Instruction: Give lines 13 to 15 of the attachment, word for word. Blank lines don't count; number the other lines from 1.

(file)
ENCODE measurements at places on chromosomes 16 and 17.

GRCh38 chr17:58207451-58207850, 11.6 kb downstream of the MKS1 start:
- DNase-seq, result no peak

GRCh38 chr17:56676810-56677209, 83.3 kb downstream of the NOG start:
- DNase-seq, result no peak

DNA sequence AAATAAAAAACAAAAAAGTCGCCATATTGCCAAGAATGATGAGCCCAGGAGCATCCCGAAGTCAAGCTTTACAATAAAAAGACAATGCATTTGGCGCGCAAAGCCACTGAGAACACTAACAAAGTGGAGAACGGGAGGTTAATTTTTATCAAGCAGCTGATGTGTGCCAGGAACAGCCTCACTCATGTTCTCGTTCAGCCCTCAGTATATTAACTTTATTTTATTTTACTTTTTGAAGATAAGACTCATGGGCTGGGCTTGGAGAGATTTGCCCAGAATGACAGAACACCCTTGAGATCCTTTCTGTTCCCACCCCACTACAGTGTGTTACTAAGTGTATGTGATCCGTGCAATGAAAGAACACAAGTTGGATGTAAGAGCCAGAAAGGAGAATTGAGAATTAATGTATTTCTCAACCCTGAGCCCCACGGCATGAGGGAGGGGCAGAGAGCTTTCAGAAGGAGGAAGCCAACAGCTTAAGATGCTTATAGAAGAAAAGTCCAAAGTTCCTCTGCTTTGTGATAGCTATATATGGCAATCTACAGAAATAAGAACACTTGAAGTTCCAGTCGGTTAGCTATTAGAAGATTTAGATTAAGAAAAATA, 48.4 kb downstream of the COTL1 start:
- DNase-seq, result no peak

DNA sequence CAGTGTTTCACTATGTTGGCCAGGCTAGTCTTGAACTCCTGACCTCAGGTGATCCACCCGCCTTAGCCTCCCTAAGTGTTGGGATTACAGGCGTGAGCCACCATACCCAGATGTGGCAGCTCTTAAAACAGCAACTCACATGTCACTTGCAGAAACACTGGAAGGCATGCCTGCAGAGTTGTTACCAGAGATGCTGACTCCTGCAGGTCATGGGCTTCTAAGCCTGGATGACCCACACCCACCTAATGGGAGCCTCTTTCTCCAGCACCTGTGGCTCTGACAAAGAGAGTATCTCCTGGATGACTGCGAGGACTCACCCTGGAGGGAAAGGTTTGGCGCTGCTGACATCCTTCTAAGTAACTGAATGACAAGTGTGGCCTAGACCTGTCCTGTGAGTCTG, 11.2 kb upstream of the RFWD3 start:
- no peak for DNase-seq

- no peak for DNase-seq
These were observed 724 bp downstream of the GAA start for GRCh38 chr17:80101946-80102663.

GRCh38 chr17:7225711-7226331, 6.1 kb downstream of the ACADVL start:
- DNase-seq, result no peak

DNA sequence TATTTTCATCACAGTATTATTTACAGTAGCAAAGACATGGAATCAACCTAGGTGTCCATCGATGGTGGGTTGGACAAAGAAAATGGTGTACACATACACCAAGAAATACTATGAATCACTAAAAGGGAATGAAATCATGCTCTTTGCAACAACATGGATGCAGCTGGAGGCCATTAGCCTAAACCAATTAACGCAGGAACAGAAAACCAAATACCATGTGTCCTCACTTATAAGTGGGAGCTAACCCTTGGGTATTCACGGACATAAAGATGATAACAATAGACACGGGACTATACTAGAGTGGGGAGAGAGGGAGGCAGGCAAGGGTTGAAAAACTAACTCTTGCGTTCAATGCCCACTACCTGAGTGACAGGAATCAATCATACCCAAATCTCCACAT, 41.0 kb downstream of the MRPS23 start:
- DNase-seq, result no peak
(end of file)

- DNase-seq, result no peak

DNA sequence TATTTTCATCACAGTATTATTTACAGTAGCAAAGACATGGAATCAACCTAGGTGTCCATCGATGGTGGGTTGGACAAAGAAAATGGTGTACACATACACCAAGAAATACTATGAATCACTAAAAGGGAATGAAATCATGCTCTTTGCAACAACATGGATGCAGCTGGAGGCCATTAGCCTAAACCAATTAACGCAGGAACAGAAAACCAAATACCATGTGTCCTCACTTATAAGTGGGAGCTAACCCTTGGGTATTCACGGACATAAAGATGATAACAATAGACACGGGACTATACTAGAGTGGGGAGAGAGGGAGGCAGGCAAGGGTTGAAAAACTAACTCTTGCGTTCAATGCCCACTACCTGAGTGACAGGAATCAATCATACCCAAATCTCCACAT, 41.0 kb downstream of the MRPS23 start:
- DNase-seq, result no peak